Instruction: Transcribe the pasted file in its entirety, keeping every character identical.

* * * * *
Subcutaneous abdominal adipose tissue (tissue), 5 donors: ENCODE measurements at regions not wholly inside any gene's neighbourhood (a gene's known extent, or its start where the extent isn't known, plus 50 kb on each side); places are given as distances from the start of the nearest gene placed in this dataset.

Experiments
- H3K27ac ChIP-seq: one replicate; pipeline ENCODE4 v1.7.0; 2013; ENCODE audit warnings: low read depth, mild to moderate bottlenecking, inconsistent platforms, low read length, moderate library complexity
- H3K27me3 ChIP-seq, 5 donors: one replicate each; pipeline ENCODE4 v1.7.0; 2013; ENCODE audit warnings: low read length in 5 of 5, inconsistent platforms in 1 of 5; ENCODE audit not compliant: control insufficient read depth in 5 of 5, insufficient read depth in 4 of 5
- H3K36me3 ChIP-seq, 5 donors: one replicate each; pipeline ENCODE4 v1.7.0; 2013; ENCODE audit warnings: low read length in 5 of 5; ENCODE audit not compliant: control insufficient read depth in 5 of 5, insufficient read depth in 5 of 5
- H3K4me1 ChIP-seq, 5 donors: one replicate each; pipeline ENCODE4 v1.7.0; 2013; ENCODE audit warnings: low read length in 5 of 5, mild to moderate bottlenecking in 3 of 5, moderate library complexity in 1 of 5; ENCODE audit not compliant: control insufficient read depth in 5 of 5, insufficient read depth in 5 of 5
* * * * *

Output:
Subcutaneous abdominal adipose tissue (tissue), 5 donors: ENCODE measurements at regions not wholly inside any gene's neighbourhood (a gene's known extent, or its start where the extent isn't known, plus 50 kb on each side); places are given as distances from the start of the nearest gene placed in this dataset.

Experiments
- H3K27ac ChIP-seq: one replicate; pipeline ENCODE4 v1.7.0; 2013; ENCODE audit warnings: low read depth, mild to moderate bottlenecking, inconsistent platforms, low read length, moderate library complexity
- H3K27me3 ChIP-seq, 5 donors: one replicate each; pipeline ENCODE4 v1.7.0; 2013; ENCODE audit warnings: low read length in 5 of 5, inconsistent platforms in 1 of 5; ENCODE audit not compliant: control insufficient read depth in 5 of 5, insufficient read depth in 4 of 5
- H3K36me3 ChIP-seq, 5 donors: one replicate each; pipeline ENCODE4 v1.7.0; 2013; ENCODE audit warnings: low read length in 5 of 5; ENCODE audit not compliant: control insufficient read depth in 5 of 5, insufficient read depth in 5 of 5
- H3K4me1 ChIP-seq, 5 donors: one replicate each; pipeline ENCODE4 v1.7.0; 2013; ENCODE audit warnings: low read length in 5 of 5, mild to moderate bottlenecking in 3 of 5, moderate library complexity in 1 of 5; ENCODE audit not compliant: control insufficient read depth in 5 of 5, insufficient read depth in 5 of 5